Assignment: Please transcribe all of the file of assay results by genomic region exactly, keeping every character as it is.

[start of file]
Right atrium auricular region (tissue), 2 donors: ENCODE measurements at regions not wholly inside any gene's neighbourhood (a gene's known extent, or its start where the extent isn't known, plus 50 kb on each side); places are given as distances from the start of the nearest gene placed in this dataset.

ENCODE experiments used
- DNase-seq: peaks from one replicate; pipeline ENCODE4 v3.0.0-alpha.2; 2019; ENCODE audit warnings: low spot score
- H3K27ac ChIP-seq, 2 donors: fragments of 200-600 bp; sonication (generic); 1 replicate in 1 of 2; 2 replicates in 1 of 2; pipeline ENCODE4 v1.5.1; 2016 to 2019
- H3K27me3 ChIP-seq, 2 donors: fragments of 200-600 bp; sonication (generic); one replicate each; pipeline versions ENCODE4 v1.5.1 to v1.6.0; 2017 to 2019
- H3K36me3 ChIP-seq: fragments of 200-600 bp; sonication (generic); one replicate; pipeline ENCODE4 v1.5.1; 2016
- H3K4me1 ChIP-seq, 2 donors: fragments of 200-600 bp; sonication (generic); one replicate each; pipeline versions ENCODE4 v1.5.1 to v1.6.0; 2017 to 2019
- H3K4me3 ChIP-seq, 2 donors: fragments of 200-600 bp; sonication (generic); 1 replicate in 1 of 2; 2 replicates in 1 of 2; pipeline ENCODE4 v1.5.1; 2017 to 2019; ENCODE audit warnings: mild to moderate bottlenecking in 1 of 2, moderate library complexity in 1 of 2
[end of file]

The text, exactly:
Right atrium auricular region (tissue), 2 donors: ENCODE measurements at regions not wholly inside any gene's neighbourhood (a gene's known extent, or its start where the extent isn't known, plus 50 kb on each side); places are given as distances from the start of the nearest gene placed in this dataset.

ENCODE experiments used
- DNase-seq: peaks from one replicate; pipeline ENCODE4 v3.0.0-alpha.2; 2019; ENCODE audit warnings: low spot score
- H3K27ac ChIP-seq, 2 donors: fragments of 200-600 bp; sonication (generic); 1 replicate in 1 of 2; 2 replicates in 1 of 2; pipeline ENCODE4 v1.5.1; 2016 to 2019
- H3K27me3 ChIP-seq, 2 donors: fragments of 200-600 bp; sonication (generic); one replicate each; pipeline versions ENCODE4 v1.5.1 to v1.6.0; 2017 to 2019
- H3K36me3 ChIP-seq: fragments of 200-600 bp; sonication (generic); one replicate; pipeline ENCODE4 v1.5.1; 2016
- H3K4me1 ChIP-seq, 2 donors: fragments of 200-600 bp; sonication (generic); one replicate each; pipeline versions ENCODE4 v1.5.1 to v1.6.0; 2017 to 2019
- H3K4me3 ChIP-seq, 2 donors: fragments of 200-600 bp; sonication (generic); 1 replicate in 1 of 2; 2 replicates in 1 of 2; pipeline ENCODE4 v1.5.1; 2017 to 2019; ENCODE audit warnings: mild to moderate bottlenecking in 1 of 2, moderate library complexity in 1 of 2